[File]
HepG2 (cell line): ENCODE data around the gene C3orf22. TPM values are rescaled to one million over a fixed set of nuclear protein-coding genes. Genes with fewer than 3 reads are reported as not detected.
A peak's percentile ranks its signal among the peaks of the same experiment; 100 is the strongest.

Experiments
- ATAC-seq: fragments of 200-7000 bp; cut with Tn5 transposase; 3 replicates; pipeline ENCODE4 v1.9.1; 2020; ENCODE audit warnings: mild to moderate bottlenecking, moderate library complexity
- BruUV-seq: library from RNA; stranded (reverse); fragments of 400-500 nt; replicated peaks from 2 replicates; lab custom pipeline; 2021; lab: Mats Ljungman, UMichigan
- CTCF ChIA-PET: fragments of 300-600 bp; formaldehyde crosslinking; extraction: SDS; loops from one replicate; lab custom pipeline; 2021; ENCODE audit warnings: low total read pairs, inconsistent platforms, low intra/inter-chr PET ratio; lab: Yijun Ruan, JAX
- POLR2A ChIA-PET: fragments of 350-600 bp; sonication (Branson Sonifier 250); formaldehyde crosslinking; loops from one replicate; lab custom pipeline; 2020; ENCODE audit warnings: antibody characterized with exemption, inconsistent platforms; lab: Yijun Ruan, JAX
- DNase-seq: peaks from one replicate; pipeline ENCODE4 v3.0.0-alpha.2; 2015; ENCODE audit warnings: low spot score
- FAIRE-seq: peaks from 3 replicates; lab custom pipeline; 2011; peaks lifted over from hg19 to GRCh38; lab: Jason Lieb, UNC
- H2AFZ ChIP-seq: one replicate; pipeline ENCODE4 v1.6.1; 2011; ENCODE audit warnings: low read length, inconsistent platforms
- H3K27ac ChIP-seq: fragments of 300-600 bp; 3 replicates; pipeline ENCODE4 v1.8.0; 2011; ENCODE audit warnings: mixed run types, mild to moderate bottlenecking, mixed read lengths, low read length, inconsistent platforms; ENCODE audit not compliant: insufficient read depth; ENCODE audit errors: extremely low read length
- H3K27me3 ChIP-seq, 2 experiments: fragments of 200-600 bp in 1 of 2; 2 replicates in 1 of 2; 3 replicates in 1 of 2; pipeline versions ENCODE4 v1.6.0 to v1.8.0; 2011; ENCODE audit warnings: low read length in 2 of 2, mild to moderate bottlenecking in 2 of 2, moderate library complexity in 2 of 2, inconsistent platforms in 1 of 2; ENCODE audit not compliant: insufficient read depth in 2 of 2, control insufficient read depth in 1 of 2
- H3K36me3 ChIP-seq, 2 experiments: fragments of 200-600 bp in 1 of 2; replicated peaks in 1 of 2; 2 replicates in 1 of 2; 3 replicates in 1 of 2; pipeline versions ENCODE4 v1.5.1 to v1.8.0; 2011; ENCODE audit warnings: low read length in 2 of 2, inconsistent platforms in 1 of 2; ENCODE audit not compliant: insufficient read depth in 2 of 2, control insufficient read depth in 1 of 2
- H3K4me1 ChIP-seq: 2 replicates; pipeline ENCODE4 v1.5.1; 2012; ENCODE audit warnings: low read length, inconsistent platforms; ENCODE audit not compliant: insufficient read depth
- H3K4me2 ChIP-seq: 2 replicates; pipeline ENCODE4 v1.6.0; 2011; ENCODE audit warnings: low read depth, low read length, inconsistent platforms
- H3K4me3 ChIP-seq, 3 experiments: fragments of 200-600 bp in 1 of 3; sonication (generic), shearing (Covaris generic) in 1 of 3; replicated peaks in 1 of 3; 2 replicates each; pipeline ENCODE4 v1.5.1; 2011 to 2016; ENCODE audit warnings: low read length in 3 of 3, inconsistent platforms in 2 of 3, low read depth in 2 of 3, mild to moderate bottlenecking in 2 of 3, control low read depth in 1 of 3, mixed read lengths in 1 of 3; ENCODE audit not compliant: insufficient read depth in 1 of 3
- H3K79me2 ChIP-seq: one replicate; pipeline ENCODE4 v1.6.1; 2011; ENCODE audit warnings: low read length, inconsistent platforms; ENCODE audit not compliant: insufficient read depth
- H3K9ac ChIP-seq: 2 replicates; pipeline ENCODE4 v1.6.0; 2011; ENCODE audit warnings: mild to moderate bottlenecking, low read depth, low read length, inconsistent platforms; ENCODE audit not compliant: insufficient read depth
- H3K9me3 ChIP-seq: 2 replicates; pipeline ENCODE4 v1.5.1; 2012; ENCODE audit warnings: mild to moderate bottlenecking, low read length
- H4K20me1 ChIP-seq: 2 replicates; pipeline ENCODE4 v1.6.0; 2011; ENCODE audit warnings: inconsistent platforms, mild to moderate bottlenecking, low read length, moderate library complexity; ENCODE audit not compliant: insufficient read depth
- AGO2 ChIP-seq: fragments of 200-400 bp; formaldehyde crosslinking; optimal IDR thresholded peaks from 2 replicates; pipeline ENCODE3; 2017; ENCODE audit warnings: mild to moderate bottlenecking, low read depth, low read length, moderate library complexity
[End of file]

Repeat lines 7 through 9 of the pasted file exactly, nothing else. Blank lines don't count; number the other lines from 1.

- POLR2A ChIA-PET: fragments of 350-600 bp; sonication (Branson Sonifier 250); formaldehyde crosslinking; loops from one replicate; lab custom pipeline; 2020; ENCODE audit warnings: antibody characterized with exemption, inconsistent platforms; lab: Yijun Ruan, JAX
- DNase-seq: peaks from one replicate; pipeline ENCODE4 v3.0.0-alpha.2; 2015; ENCODE audit warnings: low spot score
- FAIRE-seq: peaks from 3 replicates; lab custom pipeline; 2011; peaks lifted over from hg19 to GRCh38; lab: Jason Lieb, UNC